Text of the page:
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Farmer first policy guides Napa winemaker

Farmer first policy guides Napa winemaker

Note: Wildfires have ravaged California’s wine country in recent weeks. I want to have all of the facts before I write about it. It’s still too soon to say how the fires will affect wine production. The good news is most of the winemakers I’ve talked with had harvested about 90 percent of their grapes before the fires.

When I meet winery owners I am always listening for the story behind their wines. Over lunch with owner Tom Gamble of Napa Valley’s Gamble Family Vineyard, his unique story resonated with me when he said, “I’m a farmer first.”

(My own family is rooted in Arkansas agriculture, which was the seed for my adventurous passion for wine study.)

Gamble’s story confirmed one of my firm beliefs: The essence of a great wine starts with the guiding hand of agriculture.

In 1916, Gamble’s grandfather Launcelot Gamble first began cattle ranching and growing crops in Napa County. He passed not only his land but his fervor to his sons, Launce and George (Tom’s father.) As a third-generation Napa Valley farmer, Tom bought his first vineyard in 1981, taking on the task of farming some of the valley’s most sought-after grapes. The meticulous detail to agriculture and respected farming practices resulted in the opportunity to sell his grapes to vintners.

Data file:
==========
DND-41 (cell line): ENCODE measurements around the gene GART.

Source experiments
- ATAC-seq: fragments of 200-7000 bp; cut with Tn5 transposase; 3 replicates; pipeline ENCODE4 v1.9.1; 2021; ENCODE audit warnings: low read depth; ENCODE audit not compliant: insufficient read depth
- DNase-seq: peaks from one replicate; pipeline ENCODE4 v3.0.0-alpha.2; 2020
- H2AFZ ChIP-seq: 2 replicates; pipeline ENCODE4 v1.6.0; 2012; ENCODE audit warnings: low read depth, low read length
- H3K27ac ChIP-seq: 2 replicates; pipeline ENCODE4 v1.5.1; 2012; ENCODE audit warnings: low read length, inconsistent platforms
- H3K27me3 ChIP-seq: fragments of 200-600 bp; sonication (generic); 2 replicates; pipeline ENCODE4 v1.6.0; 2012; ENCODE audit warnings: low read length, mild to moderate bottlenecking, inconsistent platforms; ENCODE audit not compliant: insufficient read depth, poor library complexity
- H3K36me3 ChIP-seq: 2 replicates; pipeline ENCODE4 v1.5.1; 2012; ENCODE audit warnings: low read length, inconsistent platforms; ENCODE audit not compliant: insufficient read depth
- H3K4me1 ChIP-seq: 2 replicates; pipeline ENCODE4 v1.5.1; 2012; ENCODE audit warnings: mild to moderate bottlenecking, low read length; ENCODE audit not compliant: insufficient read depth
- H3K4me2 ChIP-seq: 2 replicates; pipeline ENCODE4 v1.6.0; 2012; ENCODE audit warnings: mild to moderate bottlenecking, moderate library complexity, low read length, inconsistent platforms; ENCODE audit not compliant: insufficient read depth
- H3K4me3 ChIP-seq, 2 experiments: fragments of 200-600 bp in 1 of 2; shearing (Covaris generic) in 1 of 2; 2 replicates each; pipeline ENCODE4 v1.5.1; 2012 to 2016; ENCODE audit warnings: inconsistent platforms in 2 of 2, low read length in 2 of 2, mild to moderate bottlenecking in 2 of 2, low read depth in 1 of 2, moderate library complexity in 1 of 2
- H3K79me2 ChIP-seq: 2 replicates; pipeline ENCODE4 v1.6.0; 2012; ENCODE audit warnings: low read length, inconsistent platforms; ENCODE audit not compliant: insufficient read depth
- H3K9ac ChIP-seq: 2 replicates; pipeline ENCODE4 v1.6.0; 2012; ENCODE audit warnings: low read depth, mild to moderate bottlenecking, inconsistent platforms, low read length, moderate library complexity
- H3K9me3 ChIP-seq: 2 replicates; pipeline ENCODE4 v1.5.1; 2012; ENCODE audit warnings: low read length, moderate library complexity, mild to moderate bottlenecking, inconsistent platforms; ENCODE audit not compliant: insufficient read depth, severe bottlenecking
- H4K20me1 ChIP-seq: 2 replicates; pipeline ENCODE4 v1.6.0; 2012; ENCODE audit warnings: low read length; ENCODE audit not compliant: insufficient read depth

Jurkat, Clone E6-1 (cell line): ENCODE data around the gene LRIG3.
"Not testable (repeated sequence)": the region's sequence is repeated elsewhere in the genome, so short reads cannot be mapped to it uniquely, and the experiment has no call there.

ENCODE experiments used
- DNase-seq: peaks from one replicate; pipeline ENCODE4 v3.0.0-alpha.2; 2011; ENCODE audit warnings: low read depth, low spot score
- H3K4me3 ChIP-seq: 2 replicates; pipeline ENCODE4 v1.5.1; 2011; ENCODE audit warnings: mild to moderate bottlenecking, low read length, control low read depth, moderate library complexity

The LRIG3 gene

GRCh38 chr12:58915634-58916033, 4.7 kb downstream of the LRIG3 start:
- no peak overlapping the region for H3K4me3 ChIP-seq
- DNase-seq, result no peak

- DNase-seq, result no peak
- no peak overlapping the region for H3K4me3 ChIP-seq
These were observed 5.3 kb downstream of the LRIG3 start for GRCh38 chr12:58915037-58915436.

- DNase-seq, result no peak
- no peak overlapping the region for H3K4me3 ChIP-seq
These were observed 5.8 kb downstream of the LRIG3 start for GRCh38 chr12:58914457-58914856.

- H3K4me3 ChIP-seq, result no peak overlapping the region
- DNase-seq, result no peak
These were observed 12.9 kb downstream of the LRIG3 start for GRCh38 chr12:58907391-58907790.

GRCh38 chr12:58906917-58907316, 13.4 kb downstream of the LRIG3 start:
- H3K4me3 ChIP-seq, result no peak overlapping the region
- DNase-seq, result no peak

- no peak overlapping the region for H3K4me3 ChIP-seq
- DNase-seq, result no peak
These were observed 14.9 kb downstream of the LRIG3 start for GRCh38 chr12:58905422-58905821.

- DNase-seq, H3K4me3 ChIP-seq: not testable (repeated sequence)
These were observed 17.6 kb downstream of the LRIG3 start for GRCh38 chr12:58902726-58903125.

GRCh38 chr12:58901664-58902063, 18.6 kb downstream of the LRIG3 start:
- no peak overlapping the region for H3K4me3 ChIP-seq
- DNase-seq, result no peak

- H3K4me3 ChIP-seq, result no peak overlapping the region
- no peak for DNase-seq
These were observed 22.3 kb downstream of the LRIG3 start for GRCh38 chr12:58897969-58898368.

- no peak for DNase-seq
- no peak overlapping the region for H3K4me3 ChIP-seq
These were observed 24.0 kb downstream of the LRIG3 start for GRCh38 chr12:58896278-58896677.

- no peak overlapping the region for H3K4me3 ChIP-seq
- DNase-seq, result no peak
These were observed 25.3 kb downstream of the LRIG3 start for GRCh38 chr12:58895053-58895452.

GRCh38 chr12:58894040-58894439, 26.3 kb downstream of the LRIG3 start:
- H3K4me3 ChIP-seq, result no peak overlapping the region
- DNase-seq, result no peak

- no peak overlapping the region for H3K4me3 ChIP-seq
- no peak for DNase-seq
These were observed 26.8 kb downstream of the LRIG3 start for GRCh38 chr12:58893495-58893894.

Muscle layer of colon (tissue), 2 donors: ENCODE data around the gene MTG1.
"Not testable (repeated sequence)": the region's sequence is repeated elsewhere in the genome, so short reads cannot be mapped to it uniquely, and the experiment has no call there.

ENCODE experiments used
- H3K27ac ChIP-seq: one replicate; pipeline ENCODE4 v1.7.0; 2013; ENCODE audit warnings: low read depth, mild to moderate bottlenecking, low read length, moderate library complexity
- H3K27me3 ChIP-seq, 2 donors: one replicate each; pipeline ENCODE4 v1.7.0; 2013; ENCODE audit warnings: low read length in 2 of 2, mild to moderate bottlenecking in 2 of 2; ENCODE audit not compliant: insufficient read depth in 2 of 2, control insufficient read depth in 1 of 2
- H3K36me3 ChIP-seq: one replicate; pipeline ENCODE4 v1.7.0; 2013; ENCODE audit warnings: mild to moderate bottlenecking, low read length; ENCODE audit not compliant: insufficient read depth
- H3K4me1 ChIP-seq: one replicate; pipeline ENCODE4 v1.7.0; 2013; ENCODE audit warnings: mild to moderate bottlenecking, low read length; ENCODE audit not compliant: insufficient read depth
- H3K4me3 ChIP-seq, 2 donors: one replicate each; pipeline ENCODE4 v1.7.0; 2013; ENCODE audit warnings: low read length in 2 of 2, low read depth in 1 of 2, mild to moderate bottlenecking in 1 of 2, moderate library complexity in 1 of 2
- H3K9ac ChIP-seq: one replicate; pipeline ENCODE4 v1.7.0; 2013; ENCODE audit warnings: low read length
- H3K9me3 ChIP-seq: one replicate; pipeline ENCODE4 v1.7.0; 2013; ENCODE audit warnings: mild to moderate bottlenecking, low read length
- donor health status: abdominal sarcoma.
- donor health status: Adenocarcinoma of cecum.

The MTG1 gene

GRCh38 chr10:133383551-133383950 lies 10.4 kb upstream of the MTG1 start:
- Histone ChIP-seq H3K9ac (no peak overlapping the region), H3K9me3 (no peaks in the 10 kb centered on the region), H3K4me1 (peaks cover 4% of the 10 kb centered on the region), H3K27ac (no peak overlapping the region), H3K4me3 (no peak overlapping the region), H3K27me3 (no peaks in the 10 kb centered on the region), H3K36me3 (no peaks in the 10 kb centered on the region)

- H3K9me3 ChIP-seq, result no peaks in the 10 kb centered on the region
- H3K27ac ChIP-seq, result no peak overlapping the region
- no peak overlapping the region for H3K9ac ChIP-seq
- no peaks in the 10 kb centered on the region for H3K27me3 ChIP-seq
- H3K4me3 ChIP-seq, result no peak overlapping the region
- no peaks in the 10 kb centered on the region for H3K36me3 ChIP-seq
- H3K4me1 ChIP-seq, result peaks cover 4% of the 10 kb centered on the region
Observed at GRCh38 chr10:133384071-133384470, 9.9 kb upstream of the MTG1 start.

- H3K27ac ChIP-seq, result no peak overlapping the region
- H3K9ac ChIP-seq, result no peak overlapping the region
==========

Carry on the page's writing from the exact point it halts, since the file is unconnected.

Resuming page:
More than 20 years later, Tom founded Gamble Family Vineyards with the goal of producing wines that express the epitome of grapes coming from the distinct Napa Valley terroir. His shift from farming grapes to bottling his own wines was not an easy decision, “I didn’t know much about winemaking or wine sales, but I knew I had the land to work with.”

Tom practices a holistic approach to farming and winemaking focusing on the specific soil and climate of the Napa Valley. His wineries are certified Napa Green and Fish Friendly. With over 175 acres of grapes growing in some of the most sought-after regions (Oakville, Mount Veeder, Rutherford and Yountville) his grapes come to the winery ready to be made into astounding wines.

As we sampled his wines I could taste his commitment to his craft.


  • 2016 Gamble Family Vineyards Rose, California (about $22 retail)


  • 2012 Gamble Family Vineyards Paramount Proprietary Blend, California (about $90 retail)